The tornado hit just before one this afternoon leaving a trail of destruction through the west Auckland suburbs of Hobsonville and Whenuapai and killing at least two people.
Emergency services this evening lifted the fallen concrete slabs that killed two workmen at the site of Hobsonville high school and removed their bodies.
Truck driver Kevin Johnson was working on the site.
“One of them was one of our labourers. He was working over in the other side and he ran to get in front of a truck and that was the last I saw of him.”
Just after midday a severe storm tore through the area leaving what resembled a war zone and seven people were taken to hospital.
As many as 150 homes were damaged, the winds took out windows, ripped off roofs, and uprooted trees. Anxious residents rushed home to check on their loved ones.
There's a 1km cordon around the worst affected areas tonight. Emergency services are working hard securing loose tiles and removing general debris in case high winds hit again.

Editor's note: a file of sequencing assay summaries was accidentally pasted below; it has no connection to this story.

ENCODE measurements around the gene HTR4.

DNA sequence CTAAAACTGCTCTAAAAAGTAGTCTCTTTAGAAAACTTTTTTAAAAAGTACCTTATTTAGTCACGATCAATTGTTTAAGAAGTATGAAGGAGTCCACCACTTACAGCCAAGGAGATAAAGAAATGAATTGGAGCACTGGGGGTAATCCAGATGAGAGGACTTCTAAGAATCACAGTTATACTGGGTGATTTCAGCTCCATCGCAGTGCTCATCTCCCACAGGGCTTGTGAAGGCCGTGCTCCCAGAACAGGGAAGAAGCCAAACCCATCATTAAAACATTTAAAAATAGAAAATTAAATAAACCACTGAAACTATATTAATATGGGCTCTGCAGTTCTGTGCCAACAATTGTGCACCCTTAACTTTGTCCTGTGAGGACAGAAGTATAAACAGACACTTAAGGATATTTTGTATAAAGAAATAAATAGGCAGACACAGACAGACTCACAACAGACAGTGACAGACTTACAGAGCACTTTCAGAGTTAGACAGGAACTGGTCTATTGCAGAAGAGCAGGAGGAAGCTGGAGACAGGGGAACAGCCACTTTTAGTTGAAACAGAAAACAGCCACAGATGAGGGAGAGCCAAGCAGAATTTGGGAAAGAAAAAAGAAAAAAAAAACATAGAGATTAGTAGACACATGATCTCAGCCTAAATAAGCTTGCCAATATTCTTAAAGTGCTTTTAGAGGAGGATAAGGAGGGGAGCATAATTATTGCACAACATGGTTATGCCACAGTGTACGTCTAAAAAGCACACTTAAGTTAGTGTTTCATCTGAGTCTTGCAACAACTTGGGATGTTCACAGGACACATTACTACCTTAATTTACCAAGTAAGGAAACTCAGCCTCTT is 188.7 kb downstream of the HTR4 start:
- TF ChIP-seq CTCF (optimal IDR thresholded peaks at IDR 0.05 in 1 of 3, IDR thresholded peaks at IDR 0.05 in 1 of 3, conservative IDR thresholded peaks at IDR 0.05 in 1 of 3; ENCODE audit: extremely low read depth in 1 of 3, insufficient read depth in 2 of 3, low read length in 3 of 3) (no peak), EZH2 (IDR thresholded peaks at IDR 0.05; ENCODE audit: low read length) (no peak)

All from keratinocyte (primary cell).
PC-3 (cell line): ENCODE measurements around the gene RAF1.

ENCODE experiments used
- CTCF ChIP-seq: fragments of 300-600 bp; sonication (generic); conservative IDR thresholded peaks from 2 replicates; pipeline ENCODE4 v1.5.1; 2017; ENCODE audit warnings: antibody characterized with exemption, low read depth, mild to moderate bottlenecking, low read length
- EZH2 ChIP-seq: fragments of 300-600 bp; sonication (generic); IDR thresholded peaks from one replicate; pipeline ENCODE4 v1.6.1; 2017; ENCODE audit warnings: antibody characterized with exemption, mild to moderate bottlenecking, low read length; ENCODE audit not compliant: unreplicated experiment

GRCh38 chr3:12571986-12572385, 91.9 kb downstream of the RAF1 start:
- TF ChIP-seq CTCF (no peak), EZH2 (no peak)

Some houses have been damaged beyond repair and residents have been forced to stay elsewhere.
Clint Van Niekerk and his family returned to New Zealand after 12 years in South Africa last week. They moved into their new home yesterday and now it's beyond repair.
“A big tree fell on the roof,” Mr Van Niekerk says. “It was really loud. We went and hid in the toilet, the three of us.”
“I was really scared. I was trying to be brave for these two. Brian [my son] said ‘are we going to die dad’.”
They'll stay with relatives tonight, but those with no where to go went to the Whenuapai airbase where an evacuation centre was set up to organise emergency accommodation.
“We've helped over 230 people,” evacuation centre co-ordinator Glenn Gowthorpe says. “Military staff, military families and civilians in the area.”
Among them is Claudine Gillies. She was putting up Christmas decorations when the storm hit. As well as trees and debris, a nail when through her window and narrowly missed her head.
Now it's her lucky charm.
“I have never been so scared in my life,” Ms Gillies says. “Absolutely terrified. Just shaking and screaming, which isn’t like me at all. I’m an emergency call taker. I’m usually cool, calm and collected.”
Sixty-five police officers have been deployed around the worst hit areas. They will stay there over night to ensure damaged houses and valuables are protected.